@12 and those PHEVs have ranges which are sufficient for daily use of many people.

  14. ChuckGrenci Says:

    @13, Don’t want to put any words in Kit’s mouth; but perhaps LiFePO4 Lithium iron phosphate battery.

  15. Roger T Says:

    5, 12 and 13 – I’m on the market now for something fuel efficient to replace a Cadillac xt5, and can say that outside of Prius automakers are not prioritizing hybrids in their lineups. Lexus hybrid requires premium fuel, whereas non hybrids get by with standard fuel. This precedes inventory shortages too, it was practically impossible to find hybrids in stock (except Prius) before this current crunch. I looked at Honda, Lincoln, Lexus, Hyundai and Chrysler. It was deliberate.
    Tesla is super expensive, but still at $65k the model Y has something the lyric, lightning, Mach E and others don’t: no markup. Would you pay $65k for a model Y or $60k for an Ionic? Or Mach E? That’s the math Tesla does as they are raking in markups to themselves with raised prices, they are exercising current market price. Either way once inventories come back to earth those of us who buys now will all loose in residual value.

  16. Kit Gerhart Says:

    11 I meant lithium-polymer, though that might be obsolete terminology. A polonium battery might have high energy density, like a nuclear reactor or bomb.

  17. WineGeek Says:

    Hey Sean I think the US government should ban all Chinese manufactured cars from Washington DC at least, possibly the entire US! This BS is obviously pushing back because Tesla is doing so well in China.

    What a bunch of sore sports, we shouldn’t be so accepting of this BS.

  18. Kit Gerhart Says:

    15 I got a Highlander hybrid a few months ago, and it works great, for what it is. It gets 33+ mpg going fast on the interstate, pretty good, but most impressive, I’m getting 38-39 mpg in mixed short trip and lower speed driving, and it has 7 feet of floor length for transporting my toy airplanes. Power is adequate, with published 0-60 times of 7.5-8 seconds.

    I have the bottom trim level hybrid, LE, but the top trim level Highlander interiors are probably as nice as your XT5. The XT5 looks better, though. I checked to see what a couple dealers had coming in, and pre-bought one that was close to what I wanted.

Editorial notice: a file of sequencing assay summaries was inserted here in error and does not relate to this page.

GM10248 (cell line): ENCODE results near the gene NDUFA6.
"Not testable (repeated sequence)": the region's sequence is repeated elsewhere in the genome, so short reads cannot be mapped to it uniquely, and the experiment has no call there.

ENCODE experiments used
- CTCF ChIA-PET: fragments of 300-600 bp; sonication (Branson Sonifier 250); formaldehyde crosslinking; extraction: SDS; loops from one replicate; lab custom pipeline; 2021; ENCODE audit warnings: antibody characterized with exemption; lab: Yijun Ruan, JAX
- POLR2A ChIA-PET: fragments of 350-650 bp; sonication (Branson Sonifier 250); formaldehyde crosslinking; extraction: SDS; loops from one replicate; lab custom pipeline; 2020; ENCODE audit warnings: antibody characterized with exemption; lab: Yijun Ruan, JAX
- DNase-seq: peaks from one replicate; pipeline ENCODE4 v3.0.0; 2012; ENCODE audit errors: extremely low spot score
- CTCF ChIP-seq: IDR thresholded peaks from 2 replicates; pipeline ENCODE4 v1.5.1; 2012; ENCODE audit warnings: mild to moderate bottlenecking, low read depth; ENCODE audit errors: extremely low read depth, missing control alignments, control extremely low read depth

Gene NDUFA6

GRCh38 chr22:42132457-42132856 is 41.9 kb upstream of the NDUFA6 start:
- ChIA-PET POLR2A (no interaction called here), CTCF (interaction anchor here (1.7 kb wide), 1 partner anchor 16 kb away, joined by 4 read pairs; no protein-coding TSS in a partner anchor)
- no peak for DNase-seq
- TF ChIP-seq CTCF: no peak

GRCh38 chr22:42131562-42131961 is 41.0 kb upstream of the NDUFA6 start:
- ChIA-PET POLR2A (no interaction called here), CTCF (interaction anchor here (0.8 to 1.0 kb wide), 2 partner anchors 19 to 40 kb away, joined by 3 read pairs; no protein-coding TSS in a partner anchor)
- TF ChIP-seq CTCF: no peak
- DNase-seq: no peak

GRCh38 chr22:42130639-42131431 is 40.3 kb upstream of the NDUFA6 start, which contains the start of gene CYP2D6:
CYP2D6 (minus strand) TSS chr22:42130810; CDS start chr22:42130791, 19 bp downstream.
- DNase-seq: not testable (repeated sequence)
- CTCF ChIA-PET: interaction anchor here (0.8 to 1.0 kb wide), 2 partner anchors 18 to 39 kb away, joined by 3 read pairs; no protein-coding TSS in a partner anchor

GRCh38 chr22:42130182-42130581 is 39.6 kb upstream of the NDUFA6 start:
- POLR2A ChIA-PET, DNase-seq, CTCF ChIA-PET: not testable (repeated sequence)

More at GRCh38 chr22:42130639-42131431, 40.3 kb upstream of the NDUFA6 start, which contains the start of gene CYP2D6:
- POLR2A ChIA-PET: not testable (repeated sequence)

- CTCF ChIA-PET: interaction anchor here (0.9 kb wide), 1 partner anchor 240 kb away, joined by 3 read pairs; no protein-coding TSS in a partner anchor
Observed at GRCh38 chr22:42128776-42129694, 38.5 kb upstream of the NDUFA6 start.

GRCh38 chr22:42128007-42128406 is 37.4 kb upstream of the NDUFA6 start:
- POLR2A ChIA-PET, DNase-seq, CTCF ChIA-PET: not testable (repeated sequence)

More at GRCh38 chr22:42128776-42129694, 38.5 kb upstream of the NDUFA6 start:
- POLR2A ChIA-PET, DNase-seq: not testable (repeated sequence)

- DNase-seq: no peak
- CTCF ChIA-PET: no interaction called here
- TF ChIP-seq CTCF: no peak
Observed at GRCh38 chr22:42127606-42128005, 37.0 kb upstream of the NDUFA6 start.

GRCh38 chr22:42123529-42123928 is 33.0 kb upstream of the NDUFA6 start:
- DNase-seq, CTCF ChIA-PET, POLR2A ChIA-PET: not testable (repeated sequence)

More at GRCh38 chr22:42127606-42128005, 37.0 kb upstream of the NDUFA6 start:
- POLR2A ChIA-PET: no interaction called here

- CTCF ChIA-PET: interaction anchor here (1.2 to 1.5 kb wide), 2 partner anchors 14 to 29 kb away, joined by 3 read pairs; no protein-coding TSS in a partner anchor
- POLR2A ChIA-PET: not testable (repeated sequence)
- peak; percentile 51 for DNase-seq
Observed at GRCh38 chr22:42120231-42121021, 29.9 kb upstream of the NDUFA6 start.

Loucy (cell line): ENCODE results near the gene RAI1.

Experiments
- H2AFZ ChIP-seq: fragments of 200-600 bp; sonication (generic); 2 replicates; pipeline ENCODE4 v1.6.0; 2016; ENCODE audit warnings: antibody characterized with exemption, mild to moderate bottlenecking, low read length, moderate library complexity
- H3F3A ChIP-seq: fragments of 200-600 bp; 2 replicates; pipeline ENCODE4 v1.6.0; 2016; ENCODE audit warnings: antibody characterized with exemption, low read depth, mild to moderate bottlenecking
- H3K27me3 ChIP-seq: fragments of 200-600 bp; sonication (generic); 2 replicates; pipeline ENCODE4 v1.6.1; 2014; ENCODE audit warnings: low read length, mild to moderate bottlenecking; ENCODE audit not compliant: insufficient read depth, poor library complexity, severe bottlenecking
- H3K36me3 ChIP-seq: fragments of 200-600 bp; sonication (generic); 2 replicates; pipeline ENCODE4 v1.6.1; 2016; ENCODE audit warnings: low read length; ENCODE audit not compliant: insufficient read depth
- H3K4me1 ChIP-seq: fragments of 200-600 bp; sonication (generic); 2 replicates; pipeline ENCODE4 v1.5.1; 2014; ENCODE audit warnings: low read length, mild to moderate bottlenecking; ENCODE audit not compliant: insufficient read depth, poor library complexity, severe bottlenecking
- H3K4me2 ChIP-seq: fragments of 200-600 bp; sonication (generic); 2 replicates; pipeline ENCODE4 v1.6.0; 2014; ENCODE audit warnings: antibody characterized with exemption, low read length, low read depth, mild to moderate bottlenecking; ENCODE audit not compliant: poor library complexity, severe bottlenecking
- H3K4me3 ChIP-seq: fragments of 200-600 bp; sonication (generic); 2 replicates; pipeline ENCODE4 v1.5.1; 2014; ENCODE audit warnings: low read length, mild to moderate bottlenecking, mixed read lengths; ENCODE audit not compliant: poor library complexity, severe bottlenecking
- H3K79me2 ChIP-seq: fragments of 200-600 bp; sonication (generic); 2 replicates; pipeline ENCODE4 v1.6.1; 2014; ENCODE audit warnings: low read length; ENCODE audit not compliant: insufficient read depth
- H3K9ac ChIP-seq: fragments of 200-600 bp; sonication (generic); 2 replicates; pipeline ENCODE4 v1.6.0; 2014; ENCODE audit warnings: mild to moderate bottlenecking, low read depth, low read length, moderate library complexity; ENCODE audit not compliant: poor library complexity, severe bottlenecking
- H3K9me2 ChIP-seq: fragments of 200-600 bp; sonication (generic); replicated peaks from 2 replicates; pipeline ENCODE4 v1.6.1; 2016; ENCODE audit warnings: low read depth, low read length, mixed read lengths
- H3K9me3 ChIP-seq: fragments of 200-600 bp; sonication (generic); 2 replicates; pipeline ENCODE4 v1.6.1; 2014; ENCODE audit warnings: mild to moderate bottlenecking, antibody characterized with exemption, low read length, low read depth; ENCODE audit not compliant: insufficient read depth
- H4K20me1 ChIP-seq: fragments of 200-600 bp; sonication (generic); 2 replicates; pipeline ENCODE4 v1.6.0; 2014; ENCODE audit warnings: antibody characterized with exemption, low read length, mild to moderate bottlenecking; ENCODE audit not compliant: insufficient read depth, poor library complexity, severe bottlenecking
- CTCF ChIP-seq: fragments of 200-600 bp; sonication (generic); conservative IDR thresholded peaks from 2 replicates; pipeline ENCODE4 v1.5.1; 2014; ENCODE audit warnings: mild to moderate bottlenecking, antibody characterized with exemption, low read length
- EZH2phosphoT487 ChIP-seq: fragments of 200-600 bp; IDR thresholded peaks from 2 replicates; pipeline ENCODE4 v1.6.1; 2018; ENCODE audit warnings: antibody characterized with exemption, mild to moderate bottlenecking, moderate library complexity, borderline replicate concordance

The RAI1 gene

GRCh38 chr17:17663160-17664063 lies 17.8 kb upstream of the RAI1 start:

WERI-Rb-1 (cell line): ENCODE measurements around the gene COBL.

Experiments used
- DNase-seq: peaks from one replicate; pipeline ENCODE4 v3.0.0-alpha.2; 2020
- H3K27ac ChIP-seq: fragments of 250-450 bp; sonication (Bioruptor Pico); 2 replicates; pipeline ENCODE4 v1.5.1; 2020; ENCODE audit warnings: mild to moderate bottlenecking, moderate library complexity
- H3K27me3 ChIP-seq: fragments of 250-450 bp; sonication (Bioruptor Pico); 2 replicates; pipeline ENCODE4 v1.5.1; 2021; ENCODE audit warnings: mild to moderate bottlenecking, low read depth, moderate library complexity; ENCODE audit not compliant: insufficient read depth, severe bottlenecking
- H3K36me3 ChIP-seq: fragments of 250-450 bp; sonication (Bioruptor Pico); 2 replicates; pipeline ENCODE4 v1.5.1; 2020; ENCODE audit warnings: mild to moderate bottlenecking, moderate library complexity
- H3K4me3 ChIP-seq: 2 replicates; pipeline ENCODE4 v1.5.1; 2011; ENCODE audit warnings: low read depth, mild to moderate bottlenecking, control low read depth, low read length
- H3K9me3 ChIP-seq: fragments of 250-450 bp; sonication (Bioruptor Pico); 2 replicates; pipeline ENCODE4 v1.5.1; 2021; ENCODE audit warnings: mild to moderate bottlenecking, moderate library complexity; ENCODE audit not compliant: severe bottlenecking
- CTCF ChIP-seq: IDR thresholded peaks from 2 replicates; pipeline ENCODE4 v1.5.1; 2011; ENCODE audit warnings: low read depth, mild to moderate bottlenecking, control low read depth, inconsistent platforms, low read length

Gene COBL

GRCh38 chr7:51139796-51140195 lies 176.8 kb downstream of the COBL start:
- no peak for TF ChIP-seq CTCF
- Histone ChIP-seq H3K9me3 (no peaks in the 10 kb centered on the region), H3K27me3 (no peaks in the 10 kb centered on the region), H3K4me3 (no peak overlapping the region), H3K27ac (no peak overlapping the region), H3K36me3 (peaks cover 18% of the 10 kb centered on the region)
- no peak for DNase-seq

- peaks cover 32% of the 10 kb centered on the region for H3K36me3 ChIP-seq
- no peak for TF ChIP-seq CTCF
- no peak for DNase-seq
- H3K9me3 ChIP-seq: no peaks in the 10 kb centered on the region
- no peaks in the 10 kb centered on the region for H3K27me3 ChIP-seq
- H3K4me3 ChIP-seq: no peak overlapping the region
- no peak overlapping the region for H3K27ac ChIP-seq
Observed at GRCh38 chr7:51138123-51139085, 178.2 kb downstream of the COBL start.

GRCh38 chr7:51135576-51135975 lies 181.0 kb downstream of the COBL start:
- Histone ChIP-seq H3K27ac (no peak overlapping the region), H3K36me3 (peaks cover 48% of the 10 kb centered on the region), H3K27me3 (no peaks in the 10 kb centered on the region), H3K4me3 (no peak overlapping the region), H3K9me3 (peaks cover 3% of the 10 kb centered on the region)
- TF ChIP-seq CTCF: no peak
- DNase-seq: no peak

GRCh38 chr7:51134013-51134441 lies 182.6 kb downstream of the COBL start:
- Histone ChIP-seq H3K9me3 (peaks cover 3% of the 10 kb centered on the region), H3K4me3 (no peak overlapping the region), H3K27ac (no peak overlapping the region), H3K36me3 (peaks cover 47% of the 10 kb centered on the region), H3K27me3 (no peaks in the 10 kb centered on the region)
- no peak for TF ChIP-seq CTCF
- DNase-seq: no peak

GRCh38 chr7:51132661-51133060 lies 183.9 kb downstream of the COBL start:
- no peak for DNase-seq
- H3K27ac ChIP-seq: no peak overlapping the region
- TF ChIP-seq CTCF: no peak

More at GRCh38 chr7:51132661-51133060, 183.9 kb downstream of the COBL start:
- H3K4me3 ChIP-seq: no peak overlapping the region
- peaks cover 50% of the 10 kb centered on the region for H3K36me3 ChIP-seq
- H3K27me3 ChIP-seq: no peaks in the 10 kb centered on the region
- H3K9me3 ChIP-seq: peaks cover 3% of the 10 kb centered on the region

19. Kit Gerhart Says:

    17 If the US banned Buicks and Volvos from China, a likely result would be China banning BMWs and Benzes from the US. There would be no winners.

  20. Roger T Says:

    Thanks Kit, I never considered a Highlander. I see it uses reg gas and it’s rated 35/36MPG. I also like that our local Lexus dealer isn’t charging markups, perhaps Toyota won’t as well. I’m also disappointed with Tesla, can’t see myself driving a car that will associate myself with that numb nuts CEO, I might as well just give up my spot in line for the Y and save $20k.

  21. Kit Gerhart Says:

    The Highlander is “boring,” but it gets great mpg for the amount of room it has, and it has had no problems so far, at about 4 months and 4K miles.

  22. Wim van Acker Says:

    @15 I often see Lincoln commercials on tv and the lady driving it always plugs it in at the end of the commercial. Have you looked at Lincoln?

  23. Wim van Acker Says:

    @19 during the trade war with China the administration put import tariffs on Chinese vehicles, and China returned t favor. BMW, which was at that moment the largest vehicle exporter from the U.S., had to move most of the X5 production from the Spartanburg plant to China. I believe the same happened to Mercedes production in Alabama. Does anybody know whether my recollection is correct?

  24. Kit Gerhart Says:

    23 I remember that happening. I don’t know if anything has been reversed, but once production was set up in China, it probably stayed there.

  25. Bob White Says:

    With increasing interest rates and the upcoming recession, electric cars will quickly go from being supply constrained to demand constrained in the coming year. That’s why Musk has sold over 30B in Tesla shares and has already announced that he will get rid of 10% of his workforce.

    65% increase in the price of the Model Y surely contributes to Tesla having the highest profit margin in the industry.

  26. Kit Gerhart Says:

    22 There are plug-in hybrid versions of Aviator, like Explorer, and Corsair, like Escape. The Aviator plug-in hybrid is fast, but pricey, and thirsty, once the plug-in juice is gone. The Corsair plug-in hybrid has a good 33 mpg combined rating on gas, and has 28 mile battery range, if driven gently. The Corsair is much smaller than Aviator or Highlander.

    https://www.fueleconomy.gov/feg/Find.do?action=sbs&id=44497&id=44716&id=44934&id=44685

    I showed the AWD Highlander for comparison, but the FWD version, which I have, has 1 mpg better ratings.

  27. Kit Gerhart Says:

    25 The huge price increases would keep me from buying a Tesla, even if in the market for an EV. The cheapest Model 3, with RWD and 267 mile range is $47K, and the most popular version, the dual motor Long Range is $58K. Estimated delivery is still Sep-Dec 2022, so I understand the big price increases. If estimated delivery changes to “tomorrow,” I suspect the prices will come down.

  28. Roger T Says:

    Kit, the fords and lincolns hybrids are vaporware, not available and when they are dealers want a large markup. A shame.

  29. Kit Gerhart Says:

    28 Tnx for info.